Next stop, Sweden. We’re going to spend about 18 days up here in Scandinavia in part to, well, see Sweden, but also to see our friends Lars & Shideh up in their mountain home.

In case you’re wondering where we are, Malmö is way down there on the southern tip of Sweden, just across from Copenhagen

Our first stop is in Malmö, Sweden’s third-largest city, down on the southern tip of the country. To get there we flew to Copenhagen and then took a train across the Öresund Strait that separates Denmark from Sweden. Strange but true, a train across the sea. Even stranger … we were prepared for the worst at the Naples airport. We’ve never before flown into or out of Naples, but let’s just say that Italian infrastructure isn’t always what it should be, and Italian efficiency is never what it should be. We were leery.

To our enormous surprise, though, it was about the easiest check-in ever. We’re always mystified when you get to the check-in counter and the clerk types and types and types. What can she be doing? Don’t they have all that information in the computer already? This one was just key, key, and *bam* there’s your boarding pass. It took seconds, as it always should but almost never does. On top of that the flight was on time, security was quick, and the bathrooms were clean and modern. It was as though we were in a first world country. Strange.

And finally it was off to Sweden. I think I’d forgotten just how far north this is. Malmö is nearly as far north as Juneau, Alaska and – at least from our three-day stop – about as rainy. At first we liked the fact that it was 30 degrees cooler than Naples, but after a couple days I’d have enjoyed something a little above the mid-60s. And something a little drier than intermittent rain.

Rain, clouds, and rainbow flags

Still, we had a good time. The food is expensive and wine and booze is even more expensive, but we had a really nice hotel for just $111 a night; not sure how we managed that. There was a museum that included everything from modern art to 19th century stuff to an aquarium and a natural history museum. There were some pleasant parks and it was even the start of Gay Pride week, though all we saw to confirm that was a lot of rainbow flags. There is one building of architectural pride that was easy to find. And of course the people and the weather and all made it all feel as though I was back in Minnesota.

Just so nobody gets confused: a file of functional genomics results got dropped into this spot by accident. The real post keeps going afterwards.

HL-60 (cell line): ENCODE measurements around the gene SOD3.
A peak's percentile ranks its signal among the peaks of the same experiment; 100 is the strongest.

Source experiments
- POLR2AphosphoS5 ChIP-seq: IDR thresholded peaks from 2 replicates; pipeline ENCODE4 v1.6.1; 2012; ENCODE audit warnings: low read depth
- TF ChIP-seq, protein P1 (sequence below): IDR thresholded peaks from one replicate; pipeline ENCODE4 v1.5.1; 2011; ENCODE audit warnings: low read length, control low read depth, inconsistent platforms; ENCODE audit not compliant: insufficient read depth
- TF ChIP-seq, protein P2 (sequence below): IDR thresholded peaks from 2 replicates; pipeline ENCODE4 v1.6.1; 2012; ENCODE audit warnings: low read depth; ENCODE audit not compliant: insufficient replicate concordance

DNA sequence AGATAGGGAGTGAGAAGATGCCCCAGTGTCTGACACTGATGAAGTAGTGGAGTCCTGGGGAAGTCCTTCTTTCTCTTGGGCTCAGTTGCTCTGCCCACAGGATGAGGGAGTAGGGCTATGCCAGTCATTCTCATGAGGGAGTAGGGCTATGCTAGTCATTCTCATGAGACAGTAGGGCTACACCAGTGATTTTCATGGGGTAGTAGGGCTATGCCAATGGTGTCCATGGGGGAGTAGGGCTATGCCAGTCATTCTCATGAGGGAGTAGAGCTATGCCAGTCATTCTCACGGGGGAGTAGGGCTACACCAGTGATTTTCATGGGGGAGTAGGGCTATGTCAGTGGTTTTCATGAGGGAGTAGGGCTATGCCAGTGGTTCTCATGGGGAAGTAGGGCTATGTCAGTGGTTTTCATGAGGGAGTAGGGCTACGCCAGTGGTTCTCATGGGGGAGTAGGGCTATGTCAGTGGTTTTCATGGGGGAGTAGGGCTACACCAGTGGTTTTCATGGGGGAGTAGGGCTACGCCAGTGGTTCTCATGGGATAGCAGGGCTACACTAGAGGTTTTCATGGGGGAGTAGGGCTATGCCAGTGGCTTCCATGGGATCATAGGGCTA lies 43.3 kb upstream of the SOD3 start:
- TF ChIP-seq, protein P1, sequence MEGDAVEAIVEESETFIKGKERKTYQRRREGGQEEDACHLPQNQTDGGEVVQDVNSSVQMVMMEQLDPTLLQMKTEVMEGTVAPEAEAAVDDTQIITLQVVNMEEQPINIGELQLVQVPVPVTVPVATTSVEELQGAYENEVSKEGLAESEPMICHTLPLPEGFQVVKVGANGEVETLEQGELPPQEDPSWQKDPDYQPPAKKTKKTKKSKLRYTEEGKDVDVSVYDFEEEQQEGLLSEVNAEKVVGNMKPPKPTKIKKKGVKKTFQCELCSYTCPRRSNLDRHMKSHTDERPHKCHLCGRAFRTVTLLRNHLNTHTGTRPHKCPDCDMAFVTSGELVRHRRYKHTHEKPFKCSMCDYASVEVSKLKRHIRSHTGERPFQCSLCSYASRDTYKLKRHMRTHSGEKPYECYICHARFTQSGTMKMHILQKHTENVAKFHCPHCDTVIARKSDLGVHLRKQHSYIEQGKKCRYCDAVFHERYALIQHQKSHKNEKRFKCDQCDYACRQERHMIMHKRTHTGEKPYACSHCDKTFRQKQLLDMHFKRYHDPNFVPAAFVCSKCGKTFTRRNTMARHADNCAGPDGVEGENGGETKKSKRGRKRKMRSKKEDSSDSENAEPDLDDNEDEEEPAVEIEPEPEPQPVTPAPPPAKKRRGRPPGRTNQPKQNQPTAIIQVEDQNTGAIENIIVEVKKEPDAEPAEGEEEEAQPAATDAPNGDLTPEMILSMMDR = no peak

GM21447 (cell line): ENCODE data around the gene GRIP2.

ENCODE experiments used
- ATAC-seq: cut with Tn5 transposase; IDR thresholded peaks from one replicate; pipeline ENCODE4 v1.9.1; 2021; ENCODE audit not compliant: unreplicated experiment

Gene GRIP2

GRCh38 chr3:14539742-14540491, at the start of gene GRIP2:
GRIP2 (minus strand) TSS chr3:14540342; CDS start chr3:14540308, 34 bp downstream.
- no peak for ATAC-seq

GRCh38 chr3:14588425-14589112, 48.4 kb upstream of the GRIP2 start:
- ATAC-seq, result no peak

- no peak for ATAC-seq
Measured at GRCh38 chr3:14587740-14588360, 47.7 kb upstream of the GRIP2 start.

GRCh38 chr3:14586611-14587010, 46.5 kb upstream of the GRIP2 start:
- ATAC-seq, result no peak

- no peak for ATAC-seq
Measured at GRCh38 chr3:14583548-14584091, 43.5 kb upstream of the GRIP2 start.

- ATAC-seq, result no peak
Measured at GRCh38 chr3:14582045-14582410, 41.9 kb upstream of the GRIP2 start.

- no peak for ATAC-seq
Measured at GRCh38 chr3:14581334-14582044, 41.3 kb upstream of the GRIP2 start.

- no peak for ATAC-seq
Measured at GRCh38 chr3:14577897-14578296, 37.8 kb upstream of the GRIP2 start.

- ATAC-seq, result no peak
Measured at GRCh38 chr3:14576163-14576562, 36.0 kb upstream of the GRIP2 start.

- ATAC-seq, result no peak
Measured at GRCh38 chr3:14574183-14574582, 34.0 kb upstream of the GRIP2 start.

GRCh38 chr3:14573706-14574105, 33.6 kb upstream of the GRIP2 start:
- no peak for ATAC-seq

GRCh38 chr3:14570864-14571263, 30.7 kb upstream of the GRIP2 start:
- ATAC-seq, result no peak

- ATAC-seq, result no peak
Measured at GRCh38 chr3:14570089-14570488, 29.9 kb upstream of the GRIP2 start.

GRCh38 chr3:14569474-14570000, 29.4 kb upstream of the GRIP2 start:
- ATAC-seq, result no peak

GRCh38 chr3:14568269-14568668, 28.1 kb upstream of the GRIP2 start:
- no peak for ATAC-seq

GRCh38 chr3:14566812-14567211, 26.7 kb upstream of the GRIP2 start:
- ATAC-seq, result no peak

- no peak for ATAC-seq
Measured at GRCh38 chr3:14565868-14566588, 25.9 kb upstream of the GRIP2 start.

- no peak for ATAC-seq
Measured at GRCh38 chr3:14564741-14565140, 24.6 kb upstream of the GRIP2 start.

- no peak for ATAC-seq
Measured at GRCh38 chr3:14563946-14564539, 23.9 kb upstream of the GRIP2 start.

Feeling quite at home

That was stop one in Sweden, the 62nd country we’ve been to since we started this strange adventure. We have four more stops in Sweden so we should get a reasonably decent view of the country.

Turning Torso, designed by Santiago Calatrava, the famous architect we last encountered in his hometown of Valencia. An apartment building, it is based on a sculpture of Calatrava’s and at 54 stories is the tallest building in all of Scandinavia.

Part of one day was sunny (though it rained not long after I took this) so I went out to a park and got this view of the Turning Torso.

A big park on a wonderful break in the rain, looking out onto the Öresund Strait that separates Sweden from Denmark

Some pretty fancy graffiti in Malmö

The “Refrigerator Coat” by Swedish native Ulf Rollof in Malmö’s modern art museum. It’s described as a “wearable mechanical cooling system” which, in Sweden, seems a little redundant.

And his RGB, created with shiny tinted glass and gunshots. It was pretty even if I didn’t quite get his intent.

On a walk along the coast we came across this … thing … that let you get out over the Öresund Strait. So I did.

And finally lots and lots of hollyhocks around the city. I guess the cool, wet weather is good for something.